The financial crisis was prompted by the greedy pursuit of profits from financial capital that led to profound international financial speculation, a practice that favored certain groups, transnational corporations or power centers that amassed great wealth. The financial bubbles that generate speculative gains eventually burst, and in the process they plunged into poverty the workers who had received cheap credit, the middle-class savings-account holders who had trusted their deposits to greedy speculators. The latter overnight went bankrupt or took their capital to other countries, thus leading entire nations into bankruptcy. We are also faced with an energy crisis that is driven by excessive consumption in developed countries, pollution from energy sources and the energy hoarding practices of the transnational corporations.

Parallel with this, we witness a global reduction in reserves and high costs of oil and gas development, while productive capacity drops due to the gradual depletion of fossil fuels and global climate change. The climate crisis is caused by the anarchy of capitalist production, with consumption levels and unharnessed industrialization that have resulted in excessive emissions of polluting gases that in turn have led to global warming and natural disasters affecting the entire world. For more than 15,000 years prior to the era of capitalist industrialization, greenhouse gases did not amount to more than 250 parts per million molecules in the atmosphere.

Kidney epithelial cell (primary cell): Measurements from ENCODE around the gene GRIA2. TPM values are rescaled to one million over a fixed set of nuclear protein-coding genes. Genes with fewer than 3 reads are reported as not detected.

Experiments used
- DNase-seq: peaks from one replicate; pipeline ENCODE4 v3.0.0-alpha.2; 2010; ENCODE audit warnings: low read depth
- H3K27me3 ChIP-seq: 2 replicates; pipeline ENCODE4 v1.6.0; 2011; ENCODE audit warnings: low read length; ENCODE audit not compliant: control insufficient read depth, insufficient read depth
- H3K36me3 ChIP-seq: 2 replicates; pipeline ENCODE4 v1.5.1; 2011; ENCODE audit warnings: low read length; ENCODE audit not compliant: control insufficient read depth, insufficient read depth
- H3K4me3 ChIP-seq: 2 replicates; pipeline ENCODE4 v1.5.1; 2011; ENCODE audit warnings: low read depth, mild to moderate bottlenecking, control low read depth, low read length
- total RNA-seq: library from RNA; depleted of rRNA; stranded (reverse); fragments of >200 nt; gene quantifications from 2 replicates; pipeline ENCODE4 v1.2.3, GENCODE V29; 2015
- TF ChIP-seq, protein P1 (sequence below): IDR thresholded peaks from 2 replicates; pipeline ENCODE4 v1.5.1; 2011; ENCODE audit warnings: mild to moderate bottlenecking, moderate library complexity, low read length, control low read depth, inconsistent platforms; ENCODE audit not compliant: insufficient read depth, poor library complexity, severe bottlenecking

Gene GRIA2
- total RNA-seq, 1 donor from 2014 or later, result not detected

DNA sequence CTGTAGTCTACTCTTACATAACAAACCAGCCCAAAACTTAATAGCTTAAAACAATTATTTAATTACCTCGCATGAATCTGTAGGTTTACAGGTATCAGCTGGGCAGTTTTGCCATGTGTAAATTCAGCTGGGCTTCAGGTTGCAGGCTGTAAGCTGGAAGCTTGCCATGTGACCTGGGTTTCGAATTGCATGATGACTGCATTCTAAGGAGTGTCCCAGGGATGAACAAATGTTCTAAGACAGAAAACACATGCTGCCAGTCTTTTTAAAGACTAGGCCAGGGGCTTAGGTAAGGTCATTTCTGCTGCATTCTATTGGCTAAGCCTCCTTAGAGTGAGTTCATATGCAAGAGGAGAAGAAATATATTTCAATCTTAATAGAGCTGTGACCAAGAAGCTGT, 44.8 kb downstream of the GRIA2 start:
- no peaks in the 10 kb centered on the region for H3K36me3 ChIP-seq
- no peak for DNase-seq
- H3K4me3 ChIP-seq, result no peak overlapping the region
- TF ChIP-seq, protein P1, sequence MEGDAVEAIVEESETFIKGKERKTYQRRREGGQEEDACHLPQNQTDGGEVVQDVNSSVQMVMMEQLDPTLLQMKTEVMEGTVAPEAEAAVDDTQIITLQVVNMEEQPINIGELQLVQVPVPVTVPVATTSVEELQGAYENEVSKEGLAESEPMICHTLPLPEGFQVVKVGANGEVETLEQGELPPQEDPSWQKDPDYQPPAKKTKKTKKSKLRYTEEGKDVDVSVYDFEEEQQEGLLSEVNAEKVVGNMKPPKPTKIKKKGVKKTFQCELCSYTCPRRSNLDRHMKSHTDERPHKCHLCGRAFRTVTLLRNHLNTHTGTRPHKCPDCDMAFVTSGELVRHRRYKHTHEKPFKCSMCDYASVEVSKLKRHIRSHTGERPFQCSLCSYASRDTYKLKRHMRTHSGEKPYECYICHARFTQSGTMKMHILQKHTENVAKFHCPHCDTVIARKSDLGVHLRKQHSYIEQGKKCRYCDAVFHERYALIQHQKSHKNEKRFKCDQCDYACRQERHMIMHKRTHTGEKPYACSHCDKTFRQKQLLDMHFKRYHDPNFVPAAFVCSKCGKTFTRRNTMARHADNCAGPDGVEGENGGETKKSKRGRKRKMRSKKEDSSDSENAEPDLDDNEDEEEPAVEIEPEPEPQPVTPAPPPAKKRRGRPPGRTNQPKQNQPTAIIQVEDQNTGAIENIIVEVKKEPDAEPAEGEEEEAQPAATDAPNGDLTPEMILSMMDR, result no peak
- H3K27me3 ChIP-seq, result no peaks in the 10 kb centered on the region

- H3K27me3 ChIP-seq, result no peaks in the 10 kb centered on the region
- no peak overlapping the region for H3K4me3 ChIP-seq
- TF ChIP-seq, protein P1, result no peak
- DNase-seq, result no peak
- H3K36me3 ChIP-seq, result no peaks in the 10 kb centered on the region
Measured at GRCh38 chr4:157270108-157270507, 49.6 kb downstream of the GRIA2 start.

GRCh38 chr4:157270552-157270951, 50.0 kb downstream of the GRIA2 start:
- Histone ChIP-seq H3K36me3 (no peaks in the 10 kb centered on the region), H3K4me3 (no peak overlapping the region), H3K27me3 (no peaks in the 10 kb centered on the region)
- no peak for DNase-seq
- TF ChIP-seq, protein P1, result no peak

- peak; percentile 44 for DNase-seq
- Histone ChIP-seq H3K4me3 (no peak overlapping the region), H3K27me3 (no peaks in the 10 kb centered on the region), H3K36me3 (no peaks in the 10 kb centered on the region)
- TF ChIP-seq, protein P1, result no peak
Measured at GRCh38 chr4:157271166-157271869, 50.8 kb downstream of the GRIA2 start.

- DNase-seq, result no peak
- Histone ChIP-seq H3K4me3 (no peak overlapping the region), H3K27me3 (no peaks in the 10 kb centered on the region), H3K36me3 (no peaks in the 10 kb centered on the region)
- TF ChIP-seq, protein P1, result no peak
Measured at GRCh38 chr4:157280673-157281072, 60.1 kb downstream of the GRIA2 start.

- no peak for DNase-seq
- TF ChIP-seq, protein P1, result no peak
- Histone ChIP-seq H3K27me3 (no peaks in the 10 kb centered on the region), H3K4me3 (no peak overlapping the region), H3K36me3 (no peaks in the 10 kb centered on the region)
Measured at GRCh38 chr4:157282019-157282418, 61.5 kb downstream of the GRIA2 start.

Since the 19th century, and in particular in the 20th and 21st centuries, thanks to the actions of predatory capitalism, this count has risen to 400 ppm, and global warming has become an irreversible process along with weather disasters the primary impacts of which are felt in the poorest and most vulnerable countries of the South, and in particular the island nations, as a result of the thawing of the glaciers.

In turn, global warming is generating a water supply crisis that is compounded by privatization, depletion of sources and commercialization of fresh water. As a consequence, the number of people without access to potable water is growing apace. The water shortage in many parts of the planet is leading to armed conflicts and wars that further aggravate the lack of availability of this non-renewable resource. The world population is growing while food production is dropping, and these trends are leading to a food crisis. Add to these issues the reduction of food-producing lands, the imbalances between urban and rural areas, the monopoly exercised by transnational corporations over the marketing of seeds and agricultural inputs, and the speculation in food prices.